Sclerotinia, that nasty fungus that can cause as much as 50 per cent yield loss in a tough year, poses a particular problem for many farmers. Not only is it found across the Prairies, several common crops are susceptible making crop rotations nearly useless for control. Capable of knocking back canola, dry bean, lentil, soybean, sunflower and alfalfa, sclerotinia levels in some fields have drastically reduced cropping options.
That is, until now. Last year a novel disease control product was rolled out for Western Canada. Contans is a pre-emergent biofungicide — a parasitic fungus — that actually feeds on and destroys sclerotia. Sclerotia are dark, hard, resting bodies of the fungi that overwinter in the crop residue and the soil. Each sclerotia body can release millions of spores in the growing season.
United Agri-Products (UAP) introduced Contans in 2010. The active ingredient in Contans, Coniothyrium minitans,is a natural predator of sclerotia bodies, says Ken Coles, general manager at the Southern Applied Research Association (SARA) at Lethbridge, Alberta, who has headed up research on the product.
Because of its novel nature — Contans is applied prior to the susceptible crop being grown and needs up to 90 days to clean up a field — Coles and his colleagues have been working identify best management practices to prevent sclerotinia on canola and white mould on dry beans. So far, he says, the research has hinted at positive results in some fields — particularly in dry beans.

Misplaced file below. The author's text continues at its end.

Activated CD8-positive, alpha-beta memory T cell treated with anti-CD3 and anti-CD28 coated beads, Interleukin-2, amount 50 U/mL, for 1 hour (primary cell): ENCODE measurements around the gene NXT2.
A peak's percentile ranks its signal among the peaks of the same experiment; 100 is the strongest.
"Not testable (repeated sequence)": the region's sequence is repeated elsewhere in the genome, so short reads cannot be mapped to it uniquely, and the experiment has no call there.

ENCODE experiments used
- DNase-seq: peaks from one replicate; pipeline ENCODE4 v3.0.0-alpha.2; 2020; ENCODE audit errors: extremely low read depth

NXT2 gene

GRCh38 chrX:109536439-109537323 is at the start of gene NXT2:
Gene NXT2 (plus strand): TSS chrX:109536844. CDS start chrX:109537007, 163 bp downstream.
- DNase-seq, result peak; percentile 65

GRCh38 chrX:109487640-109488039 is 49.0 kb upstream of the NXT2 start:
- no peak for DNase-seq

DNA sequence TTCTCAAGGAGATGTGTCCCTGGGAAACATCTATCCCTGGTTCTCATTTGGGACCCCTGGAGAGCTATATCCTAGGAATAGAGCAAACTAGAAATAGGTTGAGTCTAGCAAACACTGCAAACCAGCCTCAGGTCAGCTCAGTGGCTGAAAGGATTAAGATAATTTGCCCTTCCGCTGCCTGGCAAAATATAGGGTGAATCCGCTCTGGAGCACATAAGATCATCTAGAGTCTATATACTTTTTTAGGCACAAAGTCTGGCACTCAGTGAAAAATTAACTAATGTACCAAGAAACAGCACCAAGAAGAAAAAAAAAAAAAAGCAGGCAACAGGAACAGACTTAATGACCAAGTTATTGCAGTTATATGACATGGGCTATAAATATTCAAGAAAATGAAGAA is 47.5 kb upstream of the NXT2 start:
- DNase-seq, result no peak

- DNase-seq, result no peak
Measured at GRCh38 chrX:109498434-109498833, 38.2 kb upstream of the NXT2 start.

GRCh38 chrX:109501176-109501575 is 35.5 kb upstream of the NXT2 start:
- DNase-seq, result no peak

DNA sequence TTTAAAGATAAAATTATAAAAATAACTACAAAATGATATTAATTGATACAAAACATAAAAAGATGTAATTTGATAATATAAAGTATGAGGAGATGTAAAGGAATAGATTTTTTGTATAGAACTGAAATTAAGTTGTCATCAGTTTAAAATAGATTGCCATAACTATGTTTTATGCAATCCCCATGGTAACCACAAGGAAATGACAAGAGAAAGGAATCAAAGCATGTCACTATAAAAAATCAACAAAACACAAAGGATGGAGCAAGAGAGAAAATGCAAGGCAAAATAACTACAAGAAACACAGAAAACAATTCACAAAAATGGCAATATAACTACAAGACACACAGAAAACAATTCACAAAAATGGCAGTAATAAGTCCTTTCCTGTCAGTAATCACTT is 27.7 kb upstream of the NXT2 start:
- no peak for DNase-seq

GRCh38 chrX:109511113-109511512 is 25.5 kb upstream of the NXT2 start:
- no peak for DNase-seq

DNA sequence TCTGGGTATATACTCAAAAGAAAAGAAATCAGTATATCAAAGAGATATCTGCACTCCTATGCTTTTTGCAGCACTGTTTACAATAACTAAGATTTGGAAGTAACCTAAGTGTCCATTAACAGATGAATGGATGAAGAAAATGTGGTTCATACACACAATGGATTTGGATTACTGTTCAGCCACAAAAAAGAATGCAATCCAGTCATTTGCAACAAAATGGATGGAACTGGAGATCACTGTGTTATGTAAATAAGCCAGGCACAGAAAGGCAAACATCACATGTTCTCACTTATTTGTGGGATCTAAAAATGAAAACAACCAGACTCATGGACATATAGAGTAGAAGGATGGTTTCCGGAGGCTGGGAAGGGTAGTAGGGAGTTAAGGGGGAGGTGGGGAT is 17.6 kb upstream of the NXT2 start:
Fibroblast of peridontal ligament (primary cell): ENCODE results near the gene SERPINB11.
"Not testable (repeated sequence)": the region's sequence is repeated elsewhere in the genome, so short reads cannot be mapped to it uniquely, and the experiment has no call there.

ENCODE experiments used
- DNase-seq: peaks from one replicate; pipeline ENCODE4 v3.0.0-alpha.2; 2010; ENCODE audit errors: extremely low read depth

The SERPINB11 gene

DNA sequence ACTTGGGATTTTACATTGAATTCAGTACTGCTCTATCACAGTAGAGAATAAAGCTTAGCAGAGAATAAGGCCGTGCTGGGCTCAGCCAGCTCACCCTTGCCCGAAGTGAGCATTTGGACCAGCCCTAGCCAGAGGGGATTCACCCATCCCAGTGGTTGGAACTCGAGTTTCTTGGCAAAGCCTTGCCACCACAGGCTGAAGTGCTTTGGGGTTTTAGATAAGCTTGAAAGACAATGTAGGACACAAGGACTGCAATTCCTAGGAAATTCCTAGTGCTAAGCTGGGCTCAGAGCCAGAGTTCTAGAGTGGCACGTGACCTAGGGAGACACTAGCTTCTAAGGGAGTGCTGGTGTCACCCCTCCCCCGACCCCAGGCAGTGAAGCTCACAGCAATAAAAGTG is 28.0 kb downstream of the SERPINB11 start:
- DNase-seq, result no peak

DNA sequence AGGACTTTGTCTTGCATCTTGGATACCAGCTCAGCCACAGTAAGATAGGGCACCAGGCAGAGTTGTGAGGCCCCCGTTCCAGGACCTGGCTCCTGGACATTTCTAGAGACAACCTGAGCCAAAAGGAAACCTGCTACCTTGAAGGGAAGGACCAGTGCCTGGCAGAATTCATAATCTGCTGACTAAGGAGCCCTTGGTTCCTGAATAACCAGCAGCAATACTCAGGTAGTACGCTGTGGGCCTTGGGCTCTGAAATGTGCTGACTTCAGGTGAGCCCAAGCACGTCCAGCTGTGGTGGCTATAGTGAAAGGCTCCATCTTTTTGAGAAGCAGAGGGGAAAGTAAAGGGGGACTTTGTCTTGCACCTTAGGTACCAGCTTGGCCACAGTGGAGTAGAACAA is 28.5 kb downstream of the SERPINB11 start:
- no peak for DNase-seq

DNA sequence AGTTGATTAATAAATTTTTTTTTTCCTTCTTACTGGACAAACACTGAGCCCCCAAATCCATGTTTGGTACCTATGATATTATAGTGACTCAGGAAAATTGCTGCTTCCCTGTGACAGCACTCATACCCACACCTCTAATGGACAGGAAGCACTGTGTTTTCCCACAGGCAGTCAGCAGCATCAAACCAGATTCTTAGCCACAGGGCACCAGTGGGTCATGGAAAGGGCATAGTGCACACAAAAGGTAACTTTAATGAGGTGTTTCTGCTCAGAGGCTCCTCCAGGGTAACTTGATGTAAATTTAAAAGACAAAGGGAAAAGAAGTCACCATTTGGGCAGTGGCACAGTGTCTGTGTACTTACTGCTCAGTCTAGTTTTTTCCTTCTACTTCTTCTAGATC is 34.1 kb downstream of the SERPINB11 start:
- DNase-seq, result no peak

Work at SARA seeks to pin down when and how Contans is best applied to the soil for best control. Incorporation methods are important, as Contans must come into contact with the sclerotia in the soil in order to be effective. It’s also a living organism so it must be incorporated quickly, or the fungus can die from sunlight exposure or by drying out.
“Under zero-tillage systems, farmers can use moisture as an incorporation method,” Coles says, “either by spraying on Contans or by timing its application with rainfall.” Contans is available as a water-dispersible granular formulation that can be tank-mixed with several different herbicides. Contans is active between 5 C and 30 C. Outside of this range, the fungus goes dormant.
Coles says farmers using minimum or conventional tillage must pay close attention to moisture levels. “If a tilled field is dry and lumpy, Contans won’t come into contact with the sclerotia nor will it survive,” he says. “Contans is little more management intensive than your typical silver-bullet chemical fungicide.”
Brodie Blair, western product manager for UAP, says that handling Contans is going to take a bit of getting used to for farmers. Because it’s live, Contans is kept frozen in order to keep it dormant until it’s in the field. As a result, it has to be applied quickly.
Nor does Contans work instantly. Temperature-dependent, Contans requires time to to render sclerotial bodies unviable. Depending on the weather, cleaning up a field could take up to 90 days.